4. benedetta says:

    This point is well taken:

    “Those who, however, for reasons of conscience, refuse vaccines produced with cell lines from aborted fetuses, must do their utmost to avoid, by other prophylactic means and appropriate behavior, becoming vehicles for the transmission of the infectious agent. In particular, they must avoid any risk to the health of those who cannot be vaccinated for medical or other reasons, and who are the most vulnerable.”

  5. thymos says:

    I was wondering about the language in the English translation, which (adding asterisks) says: “Those who, however, for reasons of conscience, refuse vaccines produced with cell lines from aborted fetuses, *must* do their utmost to avoid, by other prophylactic means and appropriate behavior, becoming vehicles for the transmission of the infectious agent. In particular, they *must* avoid *any* risk to the health of those who cannot be vaccinated for medical or other reasons, and who are the most vulnerable.” My family and I are not inclined to get the vaccine – does this mean we have some serious obligation to be über-careful? As a scupulous person, do I need to worry about “do[ing] my utmost” not to transmit the disease?

  6. JesuCorSanctissimum says:

    “An assessment of cooperation with evil in terms of distance from the original abortion is necessary, but ultimately insufficient as criterion because there is another distinct and more immediate category of sin involved. The recipient is an immediate participant in the commission of the continuous theft of human remains obtained through deliberate killing, their desecration through exploitation and trafficking, as well as ultimate omission to respectfully burying them.
    While the original killing establishes the illicit character of using the remains, their possession and use becomes a distinct evil in itself; the circumstances of which do not cease as a form of theft, desecration, exploitation and refusal to bury, regardless of the customer’s distance in time from the abortion, number of cell divisions or the sub-cellular fragmentary infusion of DNA and protein in the final dose.” Fr. Michael Copenhagen (full statement on Children of God for Life website).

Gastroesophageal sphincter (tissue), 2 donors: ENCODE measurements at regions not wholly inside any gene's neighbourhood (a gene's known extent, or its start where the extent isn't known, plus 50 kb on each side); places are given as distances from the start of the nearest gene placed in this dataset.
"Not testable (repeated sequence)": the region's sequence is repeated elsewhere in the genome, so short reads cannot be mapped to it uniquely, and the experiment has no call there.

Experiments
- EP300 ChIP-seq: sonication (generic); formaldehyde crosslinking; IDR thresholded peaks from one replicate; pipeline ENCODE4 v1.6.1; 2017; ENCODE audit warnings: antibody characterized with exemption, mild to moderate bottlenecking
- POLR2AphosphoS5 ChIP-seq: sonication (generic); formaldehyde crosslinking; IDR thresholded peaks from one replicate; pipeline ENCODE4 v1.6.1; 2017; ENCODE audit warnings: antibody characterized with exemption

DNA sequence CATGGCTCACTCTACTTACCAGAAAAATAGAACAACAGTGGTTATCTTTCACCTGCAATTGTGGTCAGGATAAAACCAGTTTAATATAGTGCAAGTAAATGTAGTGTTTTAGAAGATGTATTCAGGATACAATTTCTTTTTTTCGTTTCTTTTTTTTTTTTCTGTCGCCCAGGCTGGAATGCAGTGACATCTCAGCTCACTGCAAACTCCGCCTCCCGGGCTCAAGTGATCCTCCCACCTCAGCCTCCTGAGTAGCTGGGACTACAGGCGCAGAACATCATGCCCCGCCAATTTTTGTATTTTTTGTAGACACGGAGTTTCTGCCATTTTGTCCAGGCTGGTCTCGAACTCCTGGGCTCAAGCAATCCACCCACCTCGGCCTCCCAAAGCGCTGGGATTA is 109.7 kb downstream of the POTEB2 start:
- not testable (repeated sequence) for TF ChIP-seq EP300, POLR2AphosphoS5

This is quoted in an interview with Fr. Ripperger on ugetube – Resistance podcast #143: Answers on Vaccination concerns with Fr. Ripperger

  7. Catholicmum says:

    As a long-time reader of this blog, this is my first post. I am shellshocked. Not by this statement from modernist Rome. That was to be expected. But that this would even be a topic f.

    Can anyone imagine the Vatican issue a statement like this during the Spanish flu epidemic in 1918, if vaccines made from aborted fetal tissue already existed ? Catholics would have been disgusted by the very idea that any such vaccine could ever be made, let alone that abortion would be a reality on an industrial scale one day.

    But today we have such smooth excuses. It’s only a “remote connection”. It’s to “save lives”. It’s “not obligatory”, but those who refuse the vaccine should avoid contact with “vulnerable persons” (i.e. any contact with others, since we cannot know who is vulnerable). And the fetal tissue used is from the “last century”, so no big deal (from the 1960s and 70s, to be precise…)

    This is not a treatment against the plague. It’s a vaccine against a disease with a slightly higher death rate than the flu.

    #comeprimule

    The Italian vaccination campaign will use flower shaped pavilions for distribution of the vaccine, see adversiting video on youtube above. Italian social media users have already pointed out that these pavilions resemble giant ant traps (RAID brand Italian version). Personally I think they also resemble the red flowers in the pachamama bowl.

    Maybe I am wrong, maybe I exaggerate. It all seems so simple to me. But it won’t be. My husband is an officer in the French armed forces, we have a deployment to a third country upcoming in 2021 as a family. The vaccine will doubtlessly be “obligatory” by then, in the sense that my husband might well have the option to get it or get fired. Where do you draw the line? Is this the hill we will die on (at least socially and financially)?

    The irony is that I already got abortion-connected vaccines in the past, before my conversion, and so did our children. But we didn’t know then. Now we do.

    [You are missing distinctions that the CDF made which would have been recognized also the time of the Spanish Flu. Take a good look again at paragraphs 2 & 3.]

  8. iamlucky13 says:

    Thank you for posting this Father.

    The moral theology underpinning this is a bit complicated, so unsurprisingly, I’ve already seen quite a bit of confusion about this, some of it quite vehement.